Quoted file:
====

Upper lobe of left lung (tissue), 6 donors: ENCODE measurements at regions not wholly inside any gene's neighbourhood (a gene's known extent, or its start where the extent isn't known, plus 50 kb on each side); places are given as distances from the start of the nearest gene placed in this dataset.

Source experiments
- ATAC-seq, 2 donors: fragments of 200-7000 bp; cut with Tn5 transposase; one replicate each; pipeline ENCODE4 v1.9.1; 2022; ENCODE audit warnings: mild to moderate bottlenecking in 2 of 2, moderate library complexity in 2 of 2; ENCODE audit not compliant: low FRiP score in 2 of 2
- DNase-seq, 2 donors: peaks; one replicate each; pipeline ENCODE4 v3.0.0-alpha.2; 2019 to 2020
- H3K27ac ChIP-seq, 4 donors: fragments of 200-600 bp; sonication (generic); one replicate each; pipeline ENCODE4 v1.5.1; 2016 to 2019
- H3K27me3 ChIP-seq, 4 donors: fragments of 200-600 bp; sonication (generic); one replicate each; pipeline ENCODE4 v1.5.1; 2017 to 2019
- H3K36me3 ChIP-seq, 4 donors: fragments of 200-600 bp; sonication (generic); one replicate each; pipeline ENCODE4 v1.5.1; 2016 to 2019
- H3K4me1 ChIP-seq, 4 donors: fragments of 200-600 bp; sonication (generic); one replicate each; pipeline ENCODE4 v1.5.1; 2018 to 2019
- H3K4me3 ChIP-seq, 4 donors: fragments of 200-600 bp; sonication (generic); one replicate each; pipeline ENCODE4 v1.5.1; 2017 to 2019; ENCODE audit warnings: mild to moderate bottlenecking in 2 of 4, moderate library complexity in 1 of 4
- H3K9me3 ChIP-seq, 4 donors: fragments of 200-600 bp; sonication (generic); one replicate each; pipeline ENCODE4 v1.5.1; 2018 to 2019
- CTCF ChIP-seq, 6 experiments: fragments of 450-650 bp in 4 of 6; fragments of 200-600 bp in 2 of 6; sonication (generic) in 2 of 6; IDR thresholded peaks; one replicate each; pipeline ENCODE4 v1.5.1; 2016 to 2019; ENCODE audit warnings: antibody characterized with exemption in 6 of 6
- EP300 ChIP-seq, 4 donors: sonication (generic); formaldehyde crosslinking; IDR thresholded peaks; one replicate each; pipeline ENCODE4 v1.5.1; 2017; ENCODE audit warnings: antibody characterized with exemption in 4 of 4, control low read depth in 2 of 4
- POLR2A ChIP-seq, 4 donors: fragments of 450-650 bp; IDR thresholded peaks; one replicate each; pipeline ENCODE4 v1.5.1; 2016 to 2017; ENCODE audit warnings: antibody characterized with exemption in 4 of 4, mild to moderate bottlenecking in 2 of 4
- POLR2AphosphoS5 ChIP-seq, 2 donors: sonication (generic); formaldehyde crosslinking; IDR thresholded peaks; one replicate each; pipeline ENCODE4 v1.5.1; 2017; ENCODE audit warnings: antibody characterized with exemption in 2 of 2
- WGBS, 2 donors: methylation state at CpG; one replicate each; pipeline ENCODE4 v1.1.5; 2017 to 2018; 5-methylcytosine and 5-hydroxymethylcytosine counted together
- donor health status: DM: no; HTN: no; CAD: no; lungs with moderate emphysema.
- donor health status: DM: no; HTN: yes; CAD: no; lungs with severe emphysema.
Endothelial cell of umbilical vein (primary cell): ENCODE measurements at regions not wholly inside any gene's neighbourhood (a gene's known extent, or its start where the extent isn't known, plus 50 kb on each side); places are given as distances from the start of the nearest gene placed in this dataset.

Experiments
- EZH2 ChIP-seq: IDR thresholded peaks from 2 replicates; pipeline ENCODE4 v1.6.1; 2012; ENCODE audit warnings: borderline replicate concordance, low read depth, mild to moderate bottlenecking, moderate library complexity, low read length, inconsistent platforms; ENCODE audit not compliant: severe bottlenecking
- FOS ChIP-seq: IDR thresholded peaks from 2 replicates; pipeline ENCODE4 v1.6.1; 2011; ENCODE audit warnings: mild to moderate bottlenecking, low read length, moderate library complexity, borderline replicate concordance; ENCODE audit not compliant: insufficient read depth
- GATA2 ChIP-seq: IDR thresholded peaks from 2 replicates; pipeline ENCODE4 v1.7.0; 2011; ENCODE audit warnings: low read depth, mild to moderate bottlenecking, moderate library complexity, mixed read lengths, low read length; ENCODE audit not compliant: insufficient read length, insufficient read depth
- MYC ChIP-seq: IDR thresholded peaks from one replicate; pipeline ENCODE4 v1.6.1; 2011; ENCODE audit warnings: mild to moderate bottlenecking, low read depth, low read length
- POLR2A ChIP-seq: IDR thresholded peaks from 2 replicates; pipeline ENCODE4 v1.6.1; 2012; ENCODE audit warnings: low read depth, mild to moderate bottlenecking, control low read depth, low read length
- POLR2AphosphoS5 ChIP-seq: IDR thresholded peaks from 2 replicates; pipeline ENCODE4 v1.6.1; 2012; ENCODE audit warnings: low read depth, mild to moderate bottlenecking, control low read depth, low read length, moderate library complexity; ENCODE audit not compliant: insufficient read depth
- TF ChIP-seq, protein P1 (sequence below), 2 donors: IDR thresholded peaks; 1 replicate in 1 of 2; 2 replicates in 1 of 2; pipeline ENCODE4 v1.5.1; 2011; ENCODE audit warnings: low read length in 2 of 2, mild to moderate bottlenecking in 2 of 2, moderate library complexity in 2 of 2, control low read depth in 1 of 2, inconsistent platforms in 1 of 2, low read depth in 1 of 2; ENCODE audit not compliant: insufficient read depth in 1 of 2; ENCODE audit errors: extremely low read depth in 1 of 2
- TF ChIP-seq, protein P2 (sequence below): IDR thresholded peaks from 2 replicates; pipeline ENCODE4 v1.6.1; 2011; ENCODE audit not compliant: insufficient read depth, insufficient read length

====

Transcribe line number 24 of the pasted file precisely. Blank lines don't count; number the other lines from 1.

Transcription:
- POLR2A ChIP-seq: IDR thresholded peaks from 2 replicates; pipeline ENCODE4 v1.6.1; 2012; ENCODE audit warnings: low read depth, mild to moderate bottlenecking, control low read depth, low read length